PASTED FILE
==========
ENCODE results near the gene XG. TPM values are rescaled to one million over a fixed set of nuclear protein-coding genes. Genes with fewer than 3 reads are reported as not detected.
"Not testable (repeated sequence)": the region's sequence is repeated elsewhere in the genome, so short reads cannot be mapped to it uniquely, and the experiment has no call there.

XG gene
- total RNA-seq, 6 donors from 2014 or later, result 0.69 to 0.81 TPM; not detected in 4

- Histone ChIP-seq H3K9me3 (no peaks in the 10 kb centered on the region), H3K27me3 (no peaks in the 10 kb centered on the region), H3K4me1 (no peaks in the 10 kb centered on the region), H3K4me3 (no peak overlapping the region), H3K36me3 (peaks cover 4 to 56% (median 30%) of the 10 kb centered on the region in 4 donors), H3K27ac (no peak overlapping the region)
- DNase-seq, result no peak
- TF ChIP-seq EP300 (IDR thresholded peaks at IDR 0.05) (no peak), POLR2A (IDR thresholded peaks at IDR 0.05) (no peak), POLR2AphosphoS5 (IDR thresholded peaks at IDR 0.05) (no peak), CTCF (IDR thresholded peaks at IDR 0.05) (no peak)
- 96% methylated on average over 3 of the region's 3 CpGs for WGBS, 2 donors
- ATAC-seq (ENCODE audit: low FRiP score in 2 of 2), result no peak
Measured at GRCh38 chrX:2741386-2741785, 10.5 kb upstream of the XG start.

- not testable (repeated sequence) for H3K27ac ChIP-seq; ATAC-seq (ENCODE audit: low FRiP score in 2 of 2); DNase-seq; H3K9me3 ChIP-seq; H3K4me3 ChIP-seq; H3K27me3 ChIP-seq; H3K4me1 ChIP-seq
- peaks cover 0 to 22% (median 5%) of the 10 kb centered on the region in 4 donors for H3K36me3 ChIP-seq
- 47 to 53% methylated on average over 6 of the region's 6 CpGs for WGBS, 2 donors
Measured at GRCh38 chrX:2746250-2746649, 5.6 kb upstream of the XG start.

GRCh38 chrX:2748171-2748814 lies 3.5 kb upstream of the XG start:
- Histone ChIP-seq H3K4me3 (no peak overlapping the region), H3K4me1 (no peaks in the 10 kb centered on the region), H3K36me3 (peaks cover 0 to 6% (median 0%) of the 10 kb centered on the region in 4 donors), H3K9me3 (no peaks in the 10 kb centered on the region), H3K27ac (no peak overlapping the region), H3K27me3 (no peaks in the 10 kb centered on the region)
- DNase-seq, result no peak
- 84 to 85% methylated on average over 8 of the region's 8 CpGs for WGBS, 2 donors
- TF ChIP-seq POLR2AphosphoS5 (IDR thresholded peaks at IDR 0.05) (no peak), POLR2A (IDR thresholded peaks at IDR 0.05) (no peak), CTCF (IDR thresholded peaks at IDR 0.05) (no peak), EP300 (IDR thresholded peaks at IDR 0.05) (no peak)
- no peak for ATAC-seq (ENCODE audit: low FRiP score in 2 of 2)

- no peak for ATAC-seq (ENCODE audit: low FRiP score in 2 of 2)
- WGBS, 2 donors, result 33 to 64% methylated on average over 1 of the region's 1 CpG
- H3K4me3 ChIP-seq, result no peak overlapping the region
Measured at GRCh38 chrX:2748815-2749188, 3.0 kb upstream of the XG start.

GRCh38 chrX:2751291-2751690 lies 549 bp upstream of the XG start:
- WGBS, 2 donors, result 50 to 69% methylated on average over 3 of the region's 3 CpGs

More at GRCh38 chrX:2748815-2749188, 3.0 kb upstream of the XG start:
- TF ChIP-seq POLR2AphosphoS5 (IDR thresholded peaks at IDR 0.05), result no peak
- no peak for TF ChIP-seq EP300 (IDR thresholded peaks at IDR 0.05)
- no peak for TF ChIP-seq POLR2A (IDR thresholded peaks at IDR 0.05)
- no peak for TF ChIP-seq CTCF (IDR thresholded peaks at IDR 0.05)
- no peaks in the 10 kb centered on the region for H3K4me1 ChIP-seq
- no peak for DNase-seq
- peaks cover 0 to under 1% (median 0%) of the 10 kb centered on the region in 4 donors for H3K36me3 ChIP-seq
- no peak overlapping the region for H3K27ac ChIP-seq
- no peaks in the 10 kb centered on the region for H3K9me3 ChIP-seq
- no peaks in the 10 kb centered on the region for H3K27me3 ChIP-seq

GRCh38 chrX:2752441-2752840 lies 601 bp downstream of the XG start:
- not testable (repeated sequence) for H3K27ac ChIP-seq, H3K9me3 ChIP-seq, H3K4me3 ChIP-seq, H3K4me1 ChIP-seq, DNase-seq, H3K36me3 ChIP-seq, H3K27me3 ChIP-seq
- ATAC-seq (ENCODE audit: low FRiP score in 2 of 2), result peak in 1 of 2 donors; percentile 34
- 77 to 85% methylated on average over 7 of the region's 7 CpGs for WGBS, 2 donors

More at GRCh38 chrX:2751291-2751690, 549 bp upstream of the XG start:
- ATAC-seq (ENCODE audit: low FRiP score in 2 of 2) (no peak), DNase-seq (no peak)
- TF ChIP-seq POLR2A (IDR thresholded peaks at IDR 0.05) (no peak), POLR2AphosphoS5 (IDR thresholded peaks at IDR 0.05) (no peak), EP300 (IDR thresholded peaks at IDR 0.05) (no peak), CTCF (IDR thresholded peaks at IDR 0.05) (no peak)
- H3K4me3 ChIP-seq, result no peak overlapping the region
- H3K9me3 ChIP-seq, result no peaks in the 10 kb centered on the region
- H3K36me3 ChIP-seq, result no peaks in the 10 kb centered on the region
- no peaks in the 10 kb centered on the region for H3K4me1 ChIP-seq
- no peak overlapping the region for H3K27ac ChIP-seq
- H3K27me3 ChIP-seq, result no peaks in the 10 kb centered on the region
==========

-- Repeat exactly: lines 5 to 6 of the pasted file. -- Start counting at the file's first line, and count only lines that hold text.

- Histone ChIP-seq H3K9me3 (no peaks in the 10 kb centered on the region), H3K27me3 (no peaks in the 10 kb centered on the region), H3K4me1 (no peaks in the 10 kb centered on the region), H3K4me3 (no peak overlapping the region), H3K36me3 (peaks cover 4 to 56% (median 30%) of the 10 kb centered on the region in 4 donors), H3K27ac (no peak overlapping the region)
- DNase-seq, result no peak